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Group Health Centre to spend half a million Orazoonies on new building study

GHC hopes to move to one main building. David O. says he's 'optimistic' the province will approve the final project
Rear exterior of Group Health Centre building at 240 McNabb Street, May 26, 2016. Darren Taylor/SooToday

The provincial government is providing $500,000 for a study examining the need for a new Group Health Centre building.

The funding was announced by Sault MPP David Orazietti at the Group Health Centre Thursday morning.

The new building, which will need final approval by the province, would possibly be built where the parking lot of the existing 50-year-old Group Health Centre at 240 McNabb Street is located, though other sites will be looked at, said Alex Lambert, Group Health Centre president and CEO, speaking to reporters after Thursday's funding announcement.

"This actually does start the process," Lambert said.

"We're going to use this money to engage in a functional review, we're going to review a limited number of pre-selected sites to ensure we have the right location in town, and we're going to start building the plan, the budget and the schedule around a potential RFP in the fall."

Lambert did not say what other sites, apart from 240 McNabb, are under consideration.

"We're hoping to announce that in the fall once we go through our analysis," Lambert said.

The Group Health Centre organization is currently spread out over seven locations across the city (it owns five of those locations).

"We're looking at one main building, we may continue to have one additional outbuilding, but one main building for the majority of our services would be the goal," Lambert told SooToday.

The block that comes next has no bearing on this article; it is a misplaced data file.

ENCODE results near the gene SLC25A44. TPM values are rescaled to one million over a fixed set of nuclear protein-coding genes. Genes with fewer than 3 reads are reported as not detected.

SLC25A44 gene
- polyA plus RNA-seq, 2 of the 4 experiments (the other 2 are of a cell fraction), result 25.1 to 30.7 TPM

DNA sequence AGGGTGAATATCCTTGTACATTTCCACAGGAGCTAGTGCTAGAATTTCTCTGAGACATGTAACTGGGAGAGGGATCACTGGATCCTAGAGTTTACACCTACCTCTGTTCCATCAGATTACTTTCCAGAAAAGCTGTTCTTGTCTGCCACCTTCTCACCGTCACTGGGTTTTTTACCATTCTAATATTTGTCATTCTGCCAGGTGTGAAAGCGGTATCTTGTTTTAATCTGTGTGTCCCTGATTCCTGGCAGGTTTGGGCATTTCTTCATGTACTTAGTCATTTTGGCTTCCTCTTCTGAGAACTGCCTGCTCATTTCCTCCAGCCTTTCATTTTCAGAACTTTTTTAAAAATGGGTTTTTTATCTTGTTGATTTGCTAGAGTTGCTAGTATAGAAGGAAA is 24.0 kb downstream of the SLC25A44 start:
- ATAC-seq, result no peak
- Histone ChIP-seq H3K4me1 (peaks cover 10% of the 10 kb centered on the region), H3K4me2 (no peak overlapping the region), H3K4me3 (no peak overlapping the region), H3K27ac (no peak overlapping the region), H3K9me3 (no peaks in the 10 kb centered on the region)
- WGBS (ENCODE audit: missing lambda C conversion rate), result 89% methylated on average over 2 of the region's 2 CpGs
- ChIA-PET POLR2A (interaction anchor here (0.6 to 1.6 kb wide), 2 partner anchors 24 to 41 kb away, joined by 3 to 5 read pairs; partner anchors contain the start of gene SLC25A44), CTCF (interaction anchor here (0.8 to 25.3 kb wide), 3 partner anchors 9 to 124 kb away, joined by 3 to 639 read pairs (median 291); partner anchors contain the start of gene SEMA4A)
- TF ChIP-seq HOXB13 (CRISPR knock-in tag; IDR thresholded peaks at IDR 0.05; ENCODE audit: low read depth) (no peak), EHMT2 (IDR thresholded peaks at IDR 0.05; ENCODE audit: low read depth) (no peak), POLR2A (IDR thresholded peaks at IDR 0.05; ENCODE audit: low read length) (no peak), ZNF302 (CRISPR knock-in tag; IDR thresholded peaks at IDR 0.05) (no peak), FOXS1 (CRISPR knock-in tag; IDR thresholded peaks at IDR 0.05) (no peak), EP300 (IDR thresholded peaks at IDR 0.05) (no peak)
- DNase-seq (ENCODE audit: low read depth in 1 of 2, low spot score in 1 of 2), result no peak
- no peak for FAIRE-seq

The Group Health Centre (GHC) occupies approximately 105,000 square feet across the city, so planners are looking at building a new structure approximately 100,000 square feet in size.

The new building is needed, Lambert said.

"We have ongoing elevator issues, roof issues, all the things that come with an old building, but the biggest thing is we can't accommodate our new operational design in this building, because it's all individual offices and we're moving to more of a team-based healthcare model and we can't level it internally and redo it…by the time you do that, you might as well put up a new building."

It is felt the current GHC site would be demolished eventually, Lambert said.

It is not yet known what would happen to GHC sites such as the facility at 170 East Street.

"As we go through the process we have to decide where we are going to be, what services are going to be located at the consolidated building, and what do we do with any residual buildings that are left as part of the process, there are a number of options on the table," Lambert said.

"Group Health Centre was originally envisioned as a one-stop shop, and just due to growth we've gotten away from that."

"Only 52 percent of our services are actually located here at 240 McNabb, so we're basically spread out all over, and we want to bring that back (the single location) so that patients have a single place to go, that they understand the Group Health Centre and the services are in one location," Lambert said.

"It will benefit staff and healthcare providers as well because they can better collaborate and better engage in the culture you get with a single building." 

This is likely a four- to five-year project, Lambert said.

"We're going to take our time and do a lot of work in the planning stage…we're targeting this fall for a confirmed plan around location and we would come back and announce our status update at that point."